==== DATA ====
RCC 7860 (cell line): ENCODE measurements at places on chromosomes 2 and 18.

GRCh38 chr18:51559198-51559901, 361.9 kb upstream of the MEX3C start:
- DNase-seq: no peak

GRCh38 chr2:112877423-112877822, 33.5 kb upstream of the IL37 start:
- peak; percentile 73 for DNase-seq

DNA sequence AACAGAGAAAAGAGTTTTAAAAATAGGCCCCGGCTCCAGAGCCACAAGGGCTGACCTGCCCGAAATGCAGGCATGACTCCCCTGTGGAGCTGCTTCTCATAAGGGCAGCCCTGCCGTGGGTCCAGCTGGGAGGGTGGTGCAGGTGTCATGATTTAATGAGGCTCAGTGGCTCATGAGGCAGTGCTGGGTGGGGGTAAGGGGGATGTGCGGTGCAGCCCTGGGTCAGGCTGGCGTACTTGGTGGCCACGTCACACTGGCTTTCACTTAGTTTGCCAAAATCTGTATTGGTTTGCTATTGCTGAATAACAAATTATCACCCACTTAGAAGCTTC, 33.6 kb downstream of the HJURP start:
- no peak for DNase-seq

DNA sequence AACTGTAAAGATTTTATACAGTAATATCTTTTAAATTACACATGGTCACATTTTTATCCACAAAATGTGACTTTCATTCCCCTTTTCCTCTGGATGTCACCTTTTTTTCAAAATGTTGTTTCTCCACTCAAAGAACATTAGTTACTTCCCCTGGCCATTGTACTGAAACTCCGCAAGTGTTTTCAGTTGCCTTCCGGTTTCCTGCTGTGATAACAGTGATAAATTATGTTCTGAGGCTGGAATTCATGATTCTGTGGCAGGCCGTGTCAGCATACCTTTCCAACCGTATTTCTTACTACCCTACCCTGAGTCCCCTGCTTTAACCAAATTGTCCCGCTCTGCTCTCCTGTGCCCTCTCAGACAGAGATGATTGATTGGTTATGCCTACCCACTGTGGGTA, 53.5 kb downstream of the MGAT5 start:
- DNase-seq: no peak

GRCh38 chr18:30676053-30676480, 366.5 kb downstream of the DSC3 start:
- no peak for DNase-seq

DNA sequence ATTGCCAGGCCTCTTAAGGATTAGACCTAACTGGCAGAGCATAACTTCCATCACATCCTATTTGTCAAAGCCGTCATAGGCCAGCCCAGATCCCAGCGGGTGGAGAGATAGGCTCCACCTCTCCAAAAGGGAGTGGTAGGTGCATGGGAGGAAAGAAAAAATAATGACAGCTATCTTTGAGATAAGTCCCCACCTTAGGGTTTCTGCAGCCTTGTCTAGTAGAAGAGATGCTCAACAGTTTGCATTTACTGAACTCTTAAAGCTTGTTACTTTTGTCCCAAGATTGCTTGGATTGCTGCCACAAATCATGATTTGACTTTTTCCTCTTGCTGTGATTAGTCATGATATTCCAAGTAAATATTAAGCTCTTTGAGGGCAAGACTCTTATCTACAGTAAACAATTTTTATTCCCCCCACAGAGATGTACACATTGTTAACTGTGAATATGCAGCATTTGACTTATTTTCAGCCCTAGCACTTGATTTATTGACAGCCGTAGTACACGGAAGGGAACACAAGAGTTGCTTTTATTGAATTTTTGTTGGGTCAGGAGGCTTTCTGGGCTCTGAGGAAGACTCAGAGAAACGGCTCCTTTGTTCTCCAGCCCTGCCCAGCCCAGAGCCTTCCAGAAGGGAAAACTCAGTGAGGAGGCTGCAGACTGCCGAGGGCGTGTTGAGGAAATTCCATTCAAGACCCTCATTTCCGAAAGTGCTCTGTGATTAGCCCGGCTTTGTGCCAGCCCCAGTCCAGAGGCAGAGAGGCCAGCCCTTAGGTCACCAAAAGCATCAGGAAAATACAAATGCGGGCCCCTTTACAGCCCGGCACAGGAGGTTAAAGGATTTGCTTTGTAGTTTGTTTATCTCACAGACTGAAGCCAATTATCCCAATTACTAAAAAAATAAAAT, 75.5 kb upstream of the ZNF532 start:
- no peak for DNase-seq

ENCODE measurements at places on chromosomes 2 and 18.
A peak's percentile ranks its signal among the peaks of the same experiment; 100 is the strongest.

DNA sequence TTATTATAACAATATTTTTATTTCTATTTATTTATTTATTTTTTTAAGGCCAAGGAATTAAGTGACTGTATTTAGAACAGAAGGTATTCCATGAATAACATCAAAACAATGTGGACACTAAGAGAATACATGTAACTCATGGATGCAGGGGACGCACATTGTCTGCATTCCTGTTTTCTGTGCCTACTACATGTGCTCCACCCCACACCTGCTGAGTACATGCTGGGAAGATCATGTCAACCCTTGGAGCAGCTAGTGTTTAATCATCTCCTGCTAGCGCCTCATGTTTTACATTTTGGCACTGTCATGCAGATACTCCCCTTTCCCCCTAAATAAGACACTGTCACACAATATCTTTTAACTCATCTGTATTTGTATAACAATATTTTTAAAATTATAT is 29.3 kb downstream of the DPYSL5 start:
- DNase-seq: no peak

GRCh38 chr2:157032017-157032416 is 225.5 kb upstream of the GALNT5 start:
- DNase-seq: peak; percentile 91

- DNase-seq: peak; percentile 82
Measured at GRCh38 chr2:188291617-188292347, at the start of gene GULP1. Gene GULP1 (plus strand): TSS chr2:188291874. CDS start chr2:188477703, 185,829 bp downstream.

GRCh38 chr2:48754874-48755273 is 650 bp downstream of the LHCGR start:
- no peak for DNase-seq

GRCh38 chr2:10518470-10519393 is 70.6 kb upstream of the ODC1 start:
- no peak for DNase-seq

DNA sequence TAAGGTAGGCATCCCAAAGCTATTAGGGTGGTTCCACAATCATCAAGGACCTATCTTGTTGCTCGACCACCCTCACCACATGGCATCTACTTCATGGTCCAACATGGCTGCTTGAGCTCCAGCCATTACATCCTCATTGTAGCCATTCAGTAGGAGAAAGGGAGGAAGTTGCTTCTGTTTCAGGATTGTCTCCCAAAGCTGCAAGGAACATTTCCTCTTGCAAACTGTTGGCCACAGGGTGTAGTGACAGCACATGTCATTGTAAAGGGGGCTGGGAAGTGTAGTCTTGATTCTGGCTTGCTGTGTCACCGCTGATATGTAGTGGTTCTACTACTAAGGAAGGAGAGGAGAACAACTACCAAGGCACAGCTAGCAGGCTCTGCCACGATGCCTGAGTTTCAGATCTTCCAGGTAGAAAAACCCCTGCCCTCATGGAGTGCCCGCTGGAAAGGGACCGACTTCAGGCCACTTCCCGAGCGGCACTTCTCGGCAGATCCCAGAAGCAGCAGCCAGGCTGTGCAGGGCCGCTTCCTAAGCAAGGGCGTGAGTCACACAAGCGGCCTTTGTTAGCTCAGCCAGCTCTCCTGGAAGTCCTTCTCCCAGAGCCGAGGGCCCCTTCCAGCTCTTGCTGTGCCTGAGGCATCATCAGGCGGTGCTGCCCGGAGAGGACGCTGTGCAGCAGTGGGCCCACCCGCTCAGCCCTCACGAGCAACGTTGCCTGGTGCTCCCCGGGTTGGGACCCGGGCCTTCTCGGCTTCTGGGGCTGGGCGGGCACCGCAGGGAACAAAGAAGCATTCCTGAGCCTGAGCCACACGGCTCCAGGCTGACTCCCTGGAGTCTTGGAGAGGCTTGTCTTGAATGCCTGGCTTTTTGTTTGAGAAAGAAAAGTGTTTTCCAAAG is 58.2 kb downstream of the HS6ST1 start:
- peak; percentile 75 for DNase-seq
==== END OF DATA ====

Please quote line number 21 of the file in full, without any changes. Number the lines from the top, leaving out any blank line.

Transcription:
Measured at GRCh38 chr2:188291617-188292347, at the start of gene GULP1. Gene GULP1 (plus strand): TSS chr2:188291874. CDS start chr2:188477703, 185,829 bp downstream.